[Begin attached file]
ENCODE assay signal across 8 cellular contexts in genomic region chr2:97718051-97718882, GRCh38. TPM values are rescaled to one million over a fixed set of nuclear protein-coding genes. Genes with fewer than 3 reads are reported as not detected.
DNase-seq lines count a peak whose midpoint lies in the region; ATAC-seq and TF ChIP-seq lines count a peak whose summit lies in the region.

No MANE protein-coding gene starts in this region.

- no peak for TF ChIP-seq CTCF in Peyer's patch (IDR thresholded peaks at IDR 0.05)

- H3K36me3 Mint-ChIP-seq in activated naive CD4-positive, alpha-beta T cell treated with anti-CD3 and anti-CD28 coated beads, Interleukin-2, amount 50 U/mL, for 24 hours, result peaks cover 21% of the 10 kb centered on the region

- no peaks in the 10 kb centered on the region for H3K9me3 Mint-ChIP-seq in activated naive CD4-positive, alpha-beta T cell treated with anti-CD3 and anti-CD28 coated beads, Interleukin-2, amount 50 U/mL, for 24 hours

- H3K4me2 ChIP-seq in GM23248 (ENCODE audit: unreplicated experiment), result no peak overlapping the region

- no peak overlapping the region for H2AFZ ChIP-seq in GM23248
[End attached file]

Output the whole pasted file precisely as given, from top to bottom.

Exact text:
ENCODE assay signal across 8 cellular contexts in genomic region chr2:97718051-97718882, GRCh38. TPM values are rescaled to one million over a fixed set of nuclear protein-coding genes. Genes with fewer than 3 reads are reported as not detected.
DNase-seq lines count a peak whose midpoint lies in the region; ATAC-seq and TF ChIP-seq lines count a peak whose summit lies in the region.

No MANE protein-coding gene starts in this region.

- no peak for TF ChIP-seq CTCF in Peyer's patch (IDR thresholded peaks at IDR 0.05)

- H3K36me3 Mint-ChIP-seq in activated naive CD4-positive, alpha-beta T cell treated with anti-CD3 and anti-CD28 coated beads, Interleukin-2, amount 50 U/mL, for 24 hours, result peaks cover 21% of the 10 kb centered on the region

- no peaks in the 10 kb centered on the region for H3K9me3 Mint-ChIP-seq in activated naive CD4-positive, alpha-beta T cell treated with anti-CD3 and anti-CD28 coated beads, Interleukin-2, amount 50 U/mL, for 24 hours

- H3K4me2 ChIP-seq in GM23248 (ENCODE audit: unreplicated experiment), result no peak overlapping the region

- no peak overlapping the region for H2AFZ ChIP-seq in GM23248